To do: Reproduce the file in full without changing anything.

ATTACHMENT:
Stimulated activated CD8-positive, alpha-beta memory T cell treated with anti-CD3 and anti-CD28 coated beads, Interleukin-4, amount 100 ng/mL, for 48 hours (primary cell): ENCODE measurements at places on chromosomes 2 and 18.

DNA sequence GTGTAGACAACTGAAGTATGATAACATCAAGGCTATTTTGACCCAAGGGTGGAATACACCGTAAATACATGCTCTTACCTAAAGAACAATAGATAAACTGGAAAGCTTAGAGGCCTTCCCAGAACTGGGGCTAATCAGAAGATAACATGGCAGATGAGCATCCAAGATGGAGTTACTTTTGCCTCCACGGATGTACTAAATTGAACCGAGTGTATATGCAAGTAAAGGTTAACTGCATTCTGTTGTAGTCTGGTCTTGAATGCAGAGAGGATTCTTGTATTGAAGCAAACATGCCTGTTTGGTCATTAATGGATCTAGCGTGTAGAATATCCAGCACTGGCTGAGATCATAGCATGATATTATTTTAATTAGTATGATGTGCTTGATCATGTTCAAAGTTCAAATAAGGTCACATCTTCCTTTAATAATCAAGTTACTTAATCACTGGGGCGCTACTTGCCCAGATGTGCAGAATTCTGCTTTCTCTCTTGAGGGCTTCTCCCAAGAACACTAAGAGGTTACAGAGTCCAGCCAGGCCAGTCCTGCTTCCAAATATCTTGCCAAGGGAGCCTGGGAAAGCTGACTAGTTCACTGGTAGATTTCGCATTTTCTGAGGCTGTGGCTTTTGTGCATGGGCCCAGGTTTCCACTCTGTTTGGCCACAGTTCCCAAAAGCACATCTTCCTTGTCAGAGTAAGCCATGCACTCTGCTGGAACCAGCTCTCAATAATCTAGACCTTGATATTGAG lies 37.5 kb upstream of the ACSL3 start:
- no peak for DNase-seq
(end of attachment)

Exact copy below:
Stimulated activated CD8-positive, alpha-beta memory T cell treated with anti-CD3 and anti-CD28 coated beads, Interleukin-4, amount 100 ng/mL, for 48 hours (primary cell): ENCODE measurements at places on chromosomes 2 and 18.

DNA sequence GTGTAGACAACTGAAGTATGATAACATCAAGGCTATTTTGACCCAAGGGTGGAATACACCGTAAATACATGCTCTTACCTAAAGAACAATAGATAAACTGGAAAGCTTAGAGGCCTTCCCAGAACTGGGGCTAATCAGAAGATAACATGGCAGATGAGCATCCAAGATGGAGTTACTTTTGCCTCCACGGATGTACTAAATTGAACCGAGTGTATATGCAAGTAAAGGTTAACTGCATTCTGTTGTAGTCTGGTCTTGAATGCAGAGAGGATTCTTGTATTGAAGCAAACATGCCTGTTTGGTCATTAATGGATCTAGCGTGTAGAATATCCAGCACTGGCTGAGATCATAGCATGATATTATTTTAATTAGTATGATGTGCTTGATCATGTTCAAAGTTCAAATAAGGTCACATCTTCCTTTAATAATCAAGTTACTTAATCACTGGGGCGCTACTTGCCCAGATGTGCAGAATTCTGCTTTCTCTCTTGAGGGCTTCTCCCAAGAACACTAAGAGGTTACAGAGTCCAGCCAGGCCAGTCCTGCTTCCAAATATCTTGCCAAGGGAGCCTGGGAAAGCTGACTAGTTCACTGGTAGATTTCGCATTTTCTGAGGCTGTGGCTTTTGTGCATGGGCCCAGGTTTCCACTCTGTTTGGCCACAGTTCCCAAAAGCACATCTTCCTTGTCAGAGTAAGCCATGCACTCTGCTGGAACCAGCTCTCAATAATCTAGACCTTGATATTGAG lies 37.5 kb upstream of the ACSL3 start:
- no peak for DNase-seq